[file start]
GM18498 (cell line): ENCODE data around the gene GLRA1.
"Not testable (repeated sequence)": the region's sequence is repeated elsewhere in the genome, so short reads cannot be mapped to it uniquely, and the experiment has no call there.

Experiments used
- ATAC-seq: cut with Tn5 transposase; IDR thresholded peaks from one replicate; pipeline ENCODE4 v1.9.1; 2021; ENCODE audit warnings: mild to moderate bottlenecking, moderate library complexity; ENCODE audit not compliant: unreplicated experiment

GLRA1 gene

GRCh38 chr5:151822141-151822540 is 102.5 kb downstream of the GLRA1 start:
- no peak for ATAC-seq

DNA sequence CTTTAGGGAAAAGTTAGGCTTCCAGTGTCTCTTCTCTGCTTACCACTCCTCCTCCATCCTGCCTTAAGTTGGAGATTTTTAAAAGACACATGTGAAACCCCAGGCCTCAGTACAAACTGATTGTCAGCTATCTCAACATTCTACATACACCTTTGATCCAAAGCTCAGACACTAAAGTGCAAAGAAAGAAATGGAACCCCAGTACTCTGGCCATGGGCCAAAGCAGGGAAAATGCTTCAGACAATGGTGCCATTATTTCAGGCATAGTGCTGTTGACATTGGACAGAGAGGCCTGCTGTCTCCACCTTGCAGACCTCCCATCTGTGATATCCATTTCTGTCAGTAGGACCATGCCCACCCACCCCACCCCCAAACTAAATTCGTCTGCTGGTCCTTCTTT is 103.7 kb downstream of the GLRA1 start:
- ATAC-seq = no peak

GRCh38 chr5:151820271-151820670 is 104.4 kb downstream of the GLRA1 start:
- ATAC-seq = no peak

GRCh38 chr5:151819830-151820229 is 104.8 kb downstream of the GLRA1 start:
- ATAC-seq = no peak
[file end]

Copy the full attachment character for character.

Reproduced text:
GM18498 (cell line): ENCODE data around the gene GLRA1.
"Not testable (repeated sequence)": the region's sequence is repeated elsewhere in the genome, so short reads cannot be mapped to it uniquely, and the experiment has no call there.

Experiments used
- ATAC-seq: cut with Tn5 transposase; IDR thresholded peaks from one replicate; pipeline ENCODE4 v1.9.1; 2021; ENCODE audit warnings: mild to moderate bottlenecking, moderate library complexity; ENCODE audit not compliant: unreplicated experiment

GLRA1 gene

GRCh38 chr5:151822141-151822540 is 102.5 kb downstream of the GLRA1 start:
- no peak for ATAC-seq

DNA sequence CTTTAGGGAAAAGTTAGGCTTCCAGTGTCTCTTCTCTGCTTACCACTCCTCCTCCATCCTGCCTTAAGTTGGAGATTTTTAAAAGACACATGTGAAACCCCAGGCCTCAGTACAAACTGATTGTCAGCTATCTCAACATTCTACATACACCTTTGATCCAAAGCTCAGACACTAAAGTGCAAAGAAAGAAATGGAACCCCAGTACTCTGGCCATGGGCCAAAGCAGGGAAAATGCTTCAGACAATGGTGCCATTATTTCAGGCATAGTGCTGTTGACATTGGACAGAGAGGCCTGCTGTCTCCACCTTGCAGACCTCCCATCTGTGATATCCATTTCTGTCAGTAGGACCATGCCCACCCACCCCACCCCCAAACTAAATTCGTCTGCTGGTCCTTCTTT is 103.7 kb downstream of the GLRA1 start:
- ATAC-seq = no peak

GRCh38 chr5:151820271-151820670 is 104.4 kb downstream of the GLRA1 start:
- ATAC-seq = no peak

GRCh38 chr5:151819830-151820229 is 104.8 kb downstream of the GLRA1 start:
- ATAC-seq = no peak